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An Adirondack Passage
Christine Jerome
HarperCollins

George Washington Sears was an obscure 19th-century Pennsylvania shoemaker, a gnarled, self-sufficient, feisty little man — "nearly as big as a pound of soap after a hard day's washing," a friend described him — whose lifelong joy it was to camp and canoe in the Eastern woods, especially New York's Adirondack Mountains. He gained a patchy if ill-paying renown as a writer of witty books and articles about the outdoors under his pen name, "Nessmuk" (borrowed from an Indian friend), in which he contended that he never lied "more than the occasion seems to demand."

In 1883, at age 61, Sears traveled alone in his specially built, 10 1/2 pound, nine-foot-long canoe for 266 miles across a string of lakes and portages in the Adirondacks. Christine Jerome, a writer-editor from Massachusetts, retraced Sears' trip in a similar canoe in 1990, and An Adirondack Passage is the result. Foremost among the book's many virtues is its resurrection of Sears, a wonderful character whose knowledgeable, self-contained and quirkily good-natured personality sets its tone.

For example, when Sears was caught on a lake in a sudden nasty storm, the kind that springs on the unwary from behind the peaks like a pouncing tiger, he struggled to retain his equanimity much as Jerome and her husband did in similar circumstances 107 years later. "It is not to be supposed that a man far on the wrong side of fifty can take an all-night soaking," Sears wrote. "It was a long distance either way to human habitation or to human sympathy. . . . I sat down on a soaked log, and nursed my wrath to keep it warm."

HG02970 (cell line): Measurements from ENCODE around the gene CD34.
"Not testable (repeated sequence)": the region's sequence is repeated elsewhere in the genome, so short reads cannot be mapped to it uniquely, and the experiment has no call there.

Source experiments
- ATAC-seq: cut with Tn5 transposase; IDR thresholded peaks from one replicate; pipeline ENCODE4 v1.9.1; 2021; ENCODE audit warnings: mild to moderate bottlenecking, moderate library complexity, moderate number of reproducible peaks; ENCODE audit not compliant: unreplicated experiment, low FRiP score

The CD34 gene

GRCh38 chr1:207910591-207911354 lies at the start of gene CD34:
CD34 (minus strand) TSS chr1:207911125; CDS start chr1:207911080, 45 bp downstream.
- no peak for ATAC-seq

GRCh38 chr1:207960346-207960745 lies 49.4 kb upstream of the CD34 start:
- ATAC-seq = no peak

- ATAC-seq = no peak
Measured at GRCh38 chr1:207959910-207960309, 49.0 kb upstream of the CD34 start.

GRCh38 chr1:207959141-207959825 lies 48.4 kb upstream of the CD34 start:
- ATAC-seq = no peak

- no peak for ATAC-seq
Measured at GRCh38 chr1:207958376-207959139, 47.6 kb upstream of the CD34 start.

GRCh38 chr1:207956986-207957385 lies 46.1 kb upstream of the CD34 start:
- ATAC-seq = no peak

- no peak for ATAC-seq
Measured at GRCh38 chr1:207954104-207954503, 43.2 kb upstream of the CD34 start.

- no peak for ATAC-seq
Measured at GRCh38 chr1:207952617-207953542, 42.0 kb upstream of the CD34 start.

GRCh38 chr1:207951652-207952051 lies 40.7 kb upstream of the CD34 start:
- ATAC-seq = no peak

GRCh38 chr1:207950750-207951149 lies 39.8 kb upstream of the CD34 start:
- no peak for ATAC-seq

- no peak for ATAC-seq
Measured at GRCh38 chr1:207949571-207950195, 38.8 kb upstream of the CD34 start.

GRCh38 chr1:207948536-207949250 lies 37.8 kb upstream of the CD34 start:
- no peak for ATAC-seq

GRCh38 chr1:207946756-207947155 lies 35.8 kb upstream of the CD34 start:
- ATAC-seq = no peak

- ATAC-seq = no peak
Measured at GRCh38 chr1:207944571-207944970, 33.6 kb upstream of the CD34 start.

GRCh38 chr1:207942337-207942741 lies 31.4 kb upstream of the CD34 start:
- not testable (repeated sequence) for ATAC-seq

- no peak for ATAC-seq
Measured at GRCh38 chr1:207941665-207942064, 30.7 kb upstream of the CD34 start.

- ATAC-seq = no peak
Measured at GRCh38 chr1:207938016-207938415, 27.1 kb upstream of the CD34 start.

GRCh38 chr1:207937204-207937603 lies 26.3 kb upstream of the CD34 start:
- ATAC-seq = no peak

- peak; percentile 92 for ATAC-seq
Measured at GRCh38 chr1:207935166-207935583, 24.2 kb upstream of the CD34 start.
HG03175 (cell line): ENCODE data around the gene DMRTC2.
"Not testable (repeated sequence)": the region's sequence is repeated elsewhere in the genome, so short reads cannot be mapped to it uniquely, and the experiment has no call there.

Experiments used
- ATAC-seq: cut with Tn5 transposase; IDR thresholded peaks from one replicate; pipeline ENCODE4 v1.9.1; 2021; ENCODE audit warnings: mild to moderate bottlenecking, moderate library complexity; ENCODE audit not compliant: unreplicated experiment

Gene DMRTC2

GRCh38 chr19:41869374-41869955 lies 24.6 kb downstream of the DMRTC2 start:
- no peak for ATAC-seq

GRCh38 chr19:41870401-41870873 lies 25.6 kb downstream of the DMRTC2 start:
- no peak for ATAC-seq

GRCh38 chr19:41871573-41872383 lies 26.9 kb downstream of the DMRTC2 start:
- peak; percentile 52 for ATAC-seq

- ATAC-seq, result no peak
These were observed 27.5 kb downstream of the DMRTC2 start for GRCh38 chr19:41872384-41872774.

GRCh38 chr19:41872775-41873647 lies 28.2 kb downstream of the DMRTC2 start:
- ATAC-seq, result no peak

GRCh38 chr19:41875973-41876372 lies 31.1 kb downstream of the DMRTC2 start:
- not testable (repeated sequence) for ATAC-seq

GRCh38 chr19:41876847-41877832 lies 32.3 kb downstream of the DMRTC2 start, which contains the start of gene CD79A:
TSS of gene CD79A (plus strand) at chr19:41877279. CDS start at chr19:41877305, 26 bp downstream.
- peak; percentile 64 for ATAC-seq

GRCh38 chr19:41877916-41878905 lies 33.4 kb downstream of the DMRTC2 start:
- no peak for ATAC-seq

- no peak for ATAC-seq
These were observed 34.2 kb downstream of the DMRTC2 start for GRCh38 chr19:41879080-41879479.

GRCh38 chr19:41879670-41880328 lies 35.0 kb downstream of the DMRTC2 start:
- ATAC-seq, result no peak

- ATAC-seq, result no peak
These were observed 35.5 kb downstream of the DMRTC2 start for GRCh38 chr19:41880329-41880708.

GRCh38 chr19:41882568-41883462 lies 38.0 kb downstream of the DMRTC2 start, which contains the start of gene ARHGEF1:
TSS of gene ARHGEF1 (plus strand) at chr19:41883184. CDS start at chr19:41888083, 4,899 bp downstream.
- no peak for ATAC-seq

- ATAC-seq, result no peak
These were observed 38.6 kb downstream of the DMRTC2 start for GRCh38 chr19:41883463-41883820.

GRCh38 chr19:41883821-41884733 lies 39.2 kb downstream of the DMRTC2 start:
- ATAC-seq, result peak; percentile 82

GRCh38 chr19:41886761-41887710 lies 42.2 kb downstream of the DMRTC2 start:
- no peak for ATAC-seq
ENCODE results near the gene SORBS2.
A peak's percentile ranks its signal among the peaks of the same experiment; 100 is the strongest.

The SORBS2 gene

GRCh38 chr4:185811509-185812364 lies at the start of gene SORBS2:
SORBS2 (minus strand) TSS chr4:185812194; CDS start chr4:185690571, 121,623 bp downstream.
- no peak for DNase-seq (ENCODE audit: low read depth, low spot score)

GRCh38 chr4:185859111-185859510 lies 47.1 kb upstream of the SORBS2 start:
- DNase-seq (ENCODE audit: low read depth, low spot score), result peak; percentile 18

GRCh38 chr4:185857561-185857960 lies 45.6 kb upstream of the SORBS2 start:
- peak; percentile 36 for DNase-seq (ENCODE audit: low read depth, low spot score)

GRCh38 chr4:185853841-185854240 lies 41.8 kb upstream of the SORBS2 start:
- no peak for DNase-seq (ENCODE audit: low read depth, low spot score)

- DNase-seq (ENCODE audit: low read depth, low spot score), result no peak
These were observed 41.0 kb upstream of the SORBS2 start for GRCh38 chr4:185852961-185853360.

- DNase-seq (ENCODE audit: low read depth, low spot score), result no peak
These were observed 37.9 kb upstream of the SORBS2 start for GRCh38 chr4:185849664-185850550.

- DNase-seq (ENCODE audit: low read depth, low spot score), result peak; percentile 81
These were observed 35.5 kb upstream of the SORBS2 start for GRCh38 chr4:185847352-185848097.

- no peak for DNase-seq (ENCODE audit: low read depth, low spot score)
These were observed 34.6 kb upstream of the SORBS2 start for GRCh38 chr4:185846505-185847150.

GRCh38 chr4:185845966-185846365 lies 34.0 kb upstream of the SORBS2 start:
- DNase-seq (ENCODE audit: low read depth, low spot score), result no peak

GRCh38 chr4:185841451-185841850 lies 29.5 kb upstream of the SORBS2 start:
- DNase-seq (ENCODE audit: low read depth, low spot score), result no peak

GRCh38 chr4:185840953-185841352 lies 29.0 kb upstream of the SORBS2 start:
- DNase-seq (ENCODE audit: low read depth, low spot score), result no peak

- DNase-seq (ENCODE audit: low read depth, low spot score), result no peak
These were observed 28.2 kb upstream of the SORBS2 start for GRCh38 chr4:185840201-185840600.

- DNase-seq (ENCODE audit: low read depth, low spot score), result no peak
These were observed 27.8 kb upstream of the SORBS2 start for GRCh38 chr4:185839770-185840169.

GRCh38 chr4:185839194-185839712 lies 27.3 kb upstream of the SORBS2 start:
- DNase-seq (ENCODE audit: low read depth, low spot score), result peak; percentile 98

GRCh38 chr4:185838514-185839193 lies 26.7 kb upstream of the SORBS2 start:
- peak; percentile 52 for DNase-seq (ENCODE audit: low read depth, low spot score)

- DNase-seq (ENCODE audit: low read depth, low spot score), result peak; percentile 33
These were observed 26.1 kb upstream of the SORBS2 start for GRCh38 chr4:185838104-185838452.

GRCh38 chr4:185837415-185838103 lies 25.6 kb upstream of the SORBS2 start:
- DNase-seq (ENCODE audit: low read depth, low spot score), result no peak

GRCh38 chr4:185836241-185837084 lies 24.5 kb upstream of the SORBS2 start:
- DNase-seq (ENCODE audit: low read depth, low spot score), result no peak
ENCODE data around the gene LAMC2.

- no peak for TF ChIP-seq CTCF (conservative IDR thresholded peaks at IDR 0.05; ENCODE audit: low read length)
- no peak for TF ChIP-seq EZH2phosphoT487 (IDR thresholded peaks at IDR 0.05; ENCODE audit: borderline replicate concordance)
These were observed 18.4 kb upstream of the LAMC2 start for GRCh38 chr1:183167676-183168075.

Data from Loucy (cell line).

Jerome blends quotations from Sears' account of his Adirondack passage with a narrative of her own trip, laced with snippets of nature lore and Adirondack history. It is a tricky technique, dependent on a smooth weave of sometimes awkwardly juxtaposed elements, but it works. Sears' 19th-century sensibility and Jerome's contemporary observations mesh neatly in their shared love for the sweet serenity of canoeing and what Sears called "the blessed calm of lonely places" away from "the buzz of civilized racket." Jerome, who was a canoeing rookie when she first encountered Sears' story in a museum in 1988, comes to appreciate as he did the satisfying simplicity of "life pared to its essentials — paddling, portaging, arranging food and shelter. . . . Canoeing is like meditation, forcing you to remain firmly in the moment."

The dark woods that crowd the shores of Adirondack lakes shelter dozens of good stories, and Jerome's research fleshes out her paddle-and-carry tale with a gallery of fine characters. Long Lake, for example, became mildly celebrated in the past century as the lake of choice for Adirondack hermits. Jerome tells of two who dwelled on opposite shores, a man named Harney and another, who came later, named Bowen. Bowen, an agnostic, stoutly and repeatedly resisted the attempts of a local minister to change his mind about God, but on his deathbed he set the preacher's heart fluttering by summoning him urgently. The churchman arrived only to have Bowen tell him, with great satisfaction, that he remained a skeptic.

Jerome describes the great Adirondack resorts and summer homes of the late 19th and early 20th centuries, and genteel summer residents like Mrs. Anson Phelps Stokes, who once received a telegram from her son saying that he was bringing 96 friends to their home that evening. Mrs. Stokes wired back, "Many guests already here. Have only room for fifty."